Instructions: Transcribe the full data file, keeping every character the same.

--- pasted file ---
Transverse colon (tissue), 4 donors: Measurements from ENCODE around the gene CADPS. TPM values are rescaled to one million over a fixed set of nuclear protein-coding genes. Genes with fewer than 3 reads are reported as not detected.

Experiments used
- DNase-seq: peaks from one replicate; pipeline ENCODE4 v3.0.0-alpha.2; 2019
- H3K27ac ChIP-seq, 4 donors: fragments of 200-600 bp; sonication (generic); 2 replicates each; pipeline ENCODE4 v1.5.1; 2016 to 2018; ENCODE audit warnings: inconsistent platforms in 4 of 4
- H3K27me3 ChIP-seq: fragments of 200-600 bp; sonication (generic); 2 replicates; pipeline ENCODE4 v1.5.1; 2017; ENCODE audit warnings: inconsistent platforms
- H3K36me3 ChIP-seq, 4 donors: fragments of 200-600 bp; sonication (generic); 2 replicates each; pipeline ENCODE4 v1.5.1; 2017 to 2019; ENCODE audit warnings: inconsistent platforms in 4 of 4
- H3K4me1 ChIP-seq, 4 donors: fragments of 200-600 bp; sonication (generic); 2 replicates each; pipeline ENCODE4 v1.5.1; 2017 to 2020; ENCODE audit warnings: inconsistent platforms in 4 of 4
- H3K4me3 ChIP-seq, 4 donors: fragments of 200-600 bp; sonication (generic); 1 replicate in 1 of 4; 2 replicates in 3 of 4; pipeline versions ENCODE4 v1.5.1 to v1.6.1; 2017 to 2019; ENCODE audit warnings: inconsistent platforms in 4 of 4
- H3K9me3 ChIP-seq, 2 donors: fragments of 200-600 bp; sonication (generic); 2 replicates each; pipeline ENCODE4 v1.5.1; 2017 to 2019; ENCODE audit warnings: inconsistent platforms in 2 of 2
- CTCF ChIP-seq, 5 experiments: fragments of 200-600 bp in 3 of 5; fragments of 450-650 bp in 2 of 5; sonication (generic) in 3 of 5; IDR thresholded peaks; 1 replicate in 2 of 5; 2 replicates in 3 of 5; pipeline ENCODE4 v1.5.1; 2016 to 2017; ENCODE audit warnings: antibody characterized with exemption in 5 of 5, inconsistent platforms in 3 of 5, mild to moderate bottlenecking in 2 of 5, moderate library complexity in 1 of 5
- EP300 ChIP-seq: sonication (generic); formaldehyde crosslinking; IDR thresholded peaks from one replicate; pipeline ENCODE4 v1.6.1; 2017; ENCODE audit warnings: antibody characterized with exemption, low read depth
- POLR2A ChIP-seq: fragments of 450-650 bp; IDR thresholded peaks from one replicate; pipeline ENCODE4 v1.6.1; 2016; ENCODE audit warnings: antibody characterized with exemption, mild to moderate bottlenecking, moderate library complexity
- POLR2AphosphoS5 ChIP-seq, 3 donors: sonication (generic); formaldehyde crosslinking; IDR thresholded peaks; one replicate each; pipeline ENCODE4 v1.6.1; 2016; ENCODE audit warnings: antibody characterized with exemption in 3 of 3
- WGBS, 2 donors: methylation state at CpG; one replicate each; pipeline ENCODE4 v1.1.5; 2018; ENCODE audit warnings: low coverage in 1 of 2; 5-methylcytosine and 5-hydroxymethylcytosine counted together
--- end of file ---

Transverse colon (tissue), 4 donors: Measurements from ENCODE around the gene CADPS. TPM values are rescaled to one million over a fixed set of nuclear protein-coding genes. Genes with fewer than 3 reads are reported as not detected.

Experiments used
- DNase-seq: peaks from one replicate; pipeline ENCODE4 v3.0.0-alpha.2; 2019
- H3K27ac ChIP-seq, 4 donors: fragments of 200-600 bp; sonication (generic); 2 replicates each; pipeline ENCODE4 v1.5.1; 2016 to 2018; ENCODE audit warnings: inconsistent platforms in 4 of 4
- H3K27me3 ChIP-seq: fragments of 200-600 bp; sonication (generic); 2 replicates; pipeline ENCODE4 v1.5.1; 2017; ENCODE audit warnings: inconsistent platforms
- H3K36me3 ChIP-seq, 4 donors: fragments of 200-600 bp; sonication (generic); 2 replicates each; pipeline ENCODE4 v1.5.1; 2017 to 2019; ENCODE audit warnings: inconsistent platforms in 4 of 4
- H3K4me1 ChIP-seq, 4 donors: fragments of 200-600 bp; sonication (generic); 2 replicates each; pipeline ENCODE4 v1.5.1; 2017 to 2020; ENCODE audit warnings: inconsistent platforms in 4 of 4
- H3K4me3 ChIP-seq, 4 donors: fragments of 200-600 bp; sonication (generic); 1 replicate in 1 of 4; 2 replicates in 3 of 4; pipeline versions ENCODE4 v1.5.1 to v1.6.1; 2017 to 2019; ENCODE audit warnings: inconsistent platforms in 4 of 4
- H3K9me3 ChIP-seq, 2 donors: fragments of 200-600 bp; sonication (generic); 2 replicates each; pipeline ENCODE4 v1.5.1; 2017 to 2019; ENCODE audit warnings: inconsistent platforms in 2 of 2
- CTCF ChIP-seq, 5 experiments: fragments of 200-600 bp in 3 of 5; fragments of 450-650 bp in 2 of 5; sonication (generic) in 3 of 5; IDR thresholded peaks; 1 replicate in 2 of 5; 2 replicates in 3 of 5; pipeline ENCODE4 v1.5.1; 2016 to 2017; ENCODE audit warnings: antibody characterized with exemption in 5 of 5, inconsistent platforms in 3 of 5, mild to moderate bottlenecking in 2 of 5, moderate library complexity in 1 of 5
- EP300 ChIP-seq: sonication (generic); formaldehyde crosslinking; IDR thresholded peaks from one replicate; pipeline ENCODE4 v1.6.1; 2017; ENCODE audit warnings: antibody characterized with exemption, low read depth
- POLR2A ChIP-seq: fragments of 450-650 bp; IDR thresholded peaks from one replicate; pipeline ENCODE4 v1.6.1; 2016; ENCODE audit warnings: antibody characterized with exemption, mild to moderate bottlenecking, moderate library complexity
- POLR2AphosphoS5 ChIP-seq, 3 donors: sonication (generic); formaldehyde crosslinking; IDR thresholded peaks; one replicate each; pipeline ENCODE4 v1.6.1; 2016; ENCODE audit warnings: antibody characterized with exemption in 3 of 3
- WGBS, 2 donors: methylation state at CpG; one replicate each; pipeline ENCODE4 v1.1.5; 2018; ENCODE audit warnings: low coverage in 1 of 2; 5-methylcytosine and 5-hydroxymethylcytosine counted together